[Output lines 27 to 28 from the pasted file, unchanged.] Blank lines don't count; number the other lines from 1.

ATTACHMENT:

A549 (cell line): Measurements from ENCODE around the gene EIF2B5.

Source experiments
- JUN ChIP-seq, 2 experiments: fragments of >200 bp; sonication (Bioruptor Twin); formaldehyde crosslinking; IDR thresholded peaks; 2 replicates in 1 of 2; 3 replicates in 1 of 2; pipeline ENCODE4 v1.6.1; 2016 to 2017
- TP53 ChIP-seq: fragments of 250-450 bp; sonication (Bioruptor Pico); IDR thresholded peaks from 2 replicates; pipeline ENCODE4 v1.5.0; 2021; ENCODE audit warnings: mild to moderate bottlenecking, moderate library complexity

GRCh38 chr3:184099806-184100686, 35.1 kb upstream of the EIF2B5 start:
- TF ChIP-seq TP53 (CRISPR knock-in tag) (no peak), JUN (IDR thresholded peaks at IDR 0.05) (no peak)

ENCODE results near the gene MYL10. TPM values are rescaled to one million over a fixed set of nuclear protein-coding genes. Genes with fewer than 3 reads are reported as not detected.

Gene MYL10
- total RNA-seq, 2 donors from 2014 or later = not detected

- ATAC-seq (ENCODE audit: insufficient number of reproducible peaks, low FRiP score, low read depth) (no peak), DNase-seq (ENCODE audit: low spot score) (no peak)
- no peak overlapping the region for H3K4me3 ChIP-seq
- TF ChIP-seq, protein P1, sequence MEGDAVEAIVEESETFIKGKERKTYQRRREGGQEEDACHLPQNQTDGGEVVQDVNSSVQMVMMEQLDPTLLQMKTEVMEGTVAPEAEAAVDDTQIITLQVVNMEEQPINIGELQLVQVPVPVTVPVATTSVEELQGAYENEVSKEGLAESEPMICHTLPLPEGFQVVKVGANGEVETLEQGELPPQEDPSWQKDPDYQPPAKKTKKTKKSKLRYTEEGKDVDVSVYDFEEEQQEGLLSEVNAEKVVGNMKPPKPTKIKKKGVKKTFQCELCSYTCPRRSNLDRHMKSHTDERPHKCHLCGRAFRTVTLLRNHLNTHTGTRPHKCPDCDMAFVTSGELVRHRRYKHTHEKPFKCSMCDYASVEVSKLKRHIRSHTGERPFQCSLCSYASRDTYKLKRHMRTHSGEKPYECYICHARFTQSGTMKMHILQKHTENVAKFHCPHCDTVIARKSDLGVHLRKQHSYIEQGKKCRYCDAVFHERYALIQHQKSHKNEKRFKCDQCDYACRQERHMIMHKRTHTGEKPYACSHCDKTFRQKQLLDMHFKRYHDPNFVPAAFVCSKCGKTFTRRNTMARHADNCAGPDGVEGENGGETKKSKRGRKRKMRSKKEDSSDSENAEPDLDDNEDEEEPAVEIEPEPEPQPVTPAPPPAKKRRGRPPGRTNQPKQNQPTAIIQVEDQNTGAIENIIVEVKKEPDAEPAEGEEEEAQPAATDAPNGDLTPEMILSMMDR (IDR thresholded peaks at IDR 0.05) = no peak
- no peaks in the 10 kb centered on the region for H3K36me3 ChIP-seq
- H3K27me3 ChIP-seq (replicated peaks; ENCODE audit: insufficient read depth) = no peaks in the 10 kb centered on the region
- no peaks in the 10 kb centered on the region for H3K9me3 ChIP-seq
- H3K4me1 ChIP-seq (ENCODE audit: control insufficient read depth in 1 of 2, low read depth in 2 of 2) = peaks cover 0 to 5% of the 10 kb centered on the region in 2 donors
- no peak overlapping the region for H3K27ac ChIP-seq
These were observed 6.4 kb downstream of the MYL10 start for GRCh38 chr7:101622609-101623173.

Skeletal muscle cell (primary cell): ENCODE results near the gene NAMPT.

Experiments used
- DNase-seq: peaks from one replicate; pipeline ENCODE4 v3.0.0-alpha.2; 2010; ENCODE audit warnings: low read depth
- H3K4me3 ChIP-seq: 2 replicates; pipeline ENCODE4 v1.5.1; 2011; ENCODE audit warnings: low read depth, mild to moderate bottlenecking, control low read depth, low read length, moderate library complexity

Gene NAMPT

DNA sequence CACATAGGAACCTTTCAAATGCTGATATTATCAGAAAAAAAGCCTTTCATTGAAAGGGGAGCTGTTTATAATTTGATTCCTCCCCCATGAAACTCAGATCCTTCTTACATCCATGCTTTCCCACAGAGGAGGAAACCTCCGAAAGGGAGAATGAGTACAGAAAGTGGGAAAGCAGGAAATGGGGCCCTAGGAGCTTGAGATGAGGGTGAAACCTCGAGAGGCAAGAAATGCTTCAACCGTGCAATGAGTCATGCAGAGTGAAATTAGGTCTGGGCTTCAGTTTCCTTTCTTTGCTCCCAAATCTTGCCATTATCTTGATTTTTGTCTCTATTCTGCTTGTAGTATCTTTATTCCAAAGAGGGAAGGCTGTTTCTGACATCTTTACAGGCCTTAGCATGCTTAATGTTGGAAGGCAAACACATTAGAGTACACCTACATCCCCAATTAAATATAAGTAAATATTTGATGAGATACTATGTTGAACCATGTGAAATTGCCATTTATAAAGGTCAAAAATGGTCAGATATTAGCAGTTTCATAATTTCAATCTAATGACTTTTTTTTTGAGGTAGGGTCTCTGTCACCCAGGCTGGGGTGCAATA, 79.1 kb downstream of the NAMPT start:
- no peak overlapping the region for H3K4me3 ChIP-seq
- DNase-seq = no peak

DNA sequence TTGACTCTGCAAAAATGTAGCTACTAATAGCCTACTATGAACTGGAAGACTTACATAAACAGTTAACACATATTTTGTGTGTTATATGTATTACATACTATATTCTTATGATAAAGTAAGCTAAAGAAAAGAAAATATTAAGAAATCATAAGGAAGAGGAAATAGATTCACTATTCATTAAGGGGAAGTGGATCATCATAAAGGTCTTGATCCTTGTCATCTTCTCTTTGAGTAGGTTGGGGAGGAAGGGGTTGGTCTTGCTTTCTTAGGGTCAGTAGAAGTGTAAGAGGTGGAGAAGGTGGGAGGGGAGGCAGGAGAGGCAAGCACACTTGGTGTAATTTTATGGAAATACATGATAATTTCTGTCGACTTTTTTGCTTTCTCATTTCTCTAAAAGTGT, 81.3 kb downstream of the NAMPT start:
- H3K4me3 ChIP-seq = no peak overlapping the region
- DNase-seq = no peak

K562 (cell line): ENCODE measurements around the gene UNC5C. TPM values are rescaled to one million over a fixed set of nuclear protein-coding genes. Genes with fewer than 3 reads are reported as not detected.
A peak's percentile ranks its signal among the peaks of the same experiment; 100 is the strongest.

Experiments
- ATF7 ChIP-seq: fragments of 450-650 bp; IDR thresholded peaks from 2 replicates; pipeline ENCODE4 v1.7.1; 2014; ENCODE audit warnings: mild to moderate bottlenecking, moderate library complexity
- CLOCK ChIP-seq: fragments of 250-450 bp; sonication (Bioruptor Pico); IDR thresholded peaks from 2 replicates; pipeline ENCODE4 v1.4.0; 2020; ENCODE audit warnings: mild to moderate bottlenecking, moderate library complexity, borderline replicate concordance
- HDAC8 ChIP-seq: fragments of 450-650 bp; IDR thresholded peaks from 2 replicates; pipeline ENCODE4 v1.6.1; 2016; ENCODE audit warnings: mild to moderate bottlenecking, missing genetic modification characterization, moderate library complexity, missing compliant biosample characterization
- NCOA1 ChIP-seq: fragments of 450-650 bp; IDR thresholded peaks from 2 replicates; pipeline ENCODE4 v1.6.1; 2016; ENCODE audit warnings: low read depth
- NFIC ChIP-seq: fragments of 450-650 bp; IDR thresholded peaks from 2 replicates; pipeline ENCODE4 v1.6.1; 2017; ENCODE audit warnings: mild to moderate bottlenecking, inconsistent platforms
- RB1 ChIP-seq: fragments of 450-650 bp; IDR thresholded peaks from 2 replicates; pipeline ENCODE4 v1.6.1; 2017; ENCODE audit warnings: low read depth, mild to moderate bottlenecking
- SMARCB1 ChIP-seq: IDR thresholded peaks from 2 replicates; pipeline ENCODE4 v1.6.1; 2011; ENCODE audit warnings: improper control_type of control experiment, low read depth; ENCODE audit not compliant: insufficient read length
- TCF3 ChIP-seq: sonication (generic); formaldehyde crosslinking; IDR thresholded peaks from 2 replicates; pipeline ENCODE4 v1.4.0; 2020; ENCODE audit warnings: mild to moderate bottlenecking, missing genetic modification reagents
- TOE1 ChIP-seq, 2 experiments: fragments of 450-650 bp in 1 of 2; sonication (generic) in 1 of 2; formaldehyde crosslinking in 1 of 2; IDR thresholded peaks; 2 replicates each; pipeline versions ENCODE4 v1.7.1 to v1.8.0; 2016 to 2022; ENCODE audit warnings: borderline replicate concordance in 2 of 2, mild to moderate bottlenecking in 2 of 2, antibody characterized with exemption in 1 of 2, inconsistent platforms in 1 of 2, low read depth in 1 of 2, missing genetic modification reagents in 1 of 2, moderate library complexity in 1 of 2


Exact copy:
DNA sequence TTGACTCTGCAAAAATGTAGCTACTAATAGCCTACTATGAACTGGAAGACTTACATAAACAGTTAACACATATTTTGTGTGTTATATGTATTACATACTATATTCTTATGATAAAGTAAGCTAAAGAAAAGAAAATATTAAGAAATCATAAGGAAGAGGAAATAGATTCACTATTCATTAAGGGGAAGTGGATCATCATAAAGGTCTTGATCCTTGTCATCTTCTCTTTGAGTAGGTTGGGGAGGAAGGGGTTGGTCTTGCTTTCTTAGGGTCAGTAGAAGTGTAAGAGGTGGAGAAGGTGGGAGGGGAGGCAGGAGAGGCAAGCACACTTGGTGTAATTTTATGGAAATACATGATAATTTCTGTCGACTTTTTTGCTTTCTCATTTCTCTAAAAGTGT, 81.3 kb downstream of the NAMPT start:
- H3K4me3 ChIP-seq = no peak overlapping the region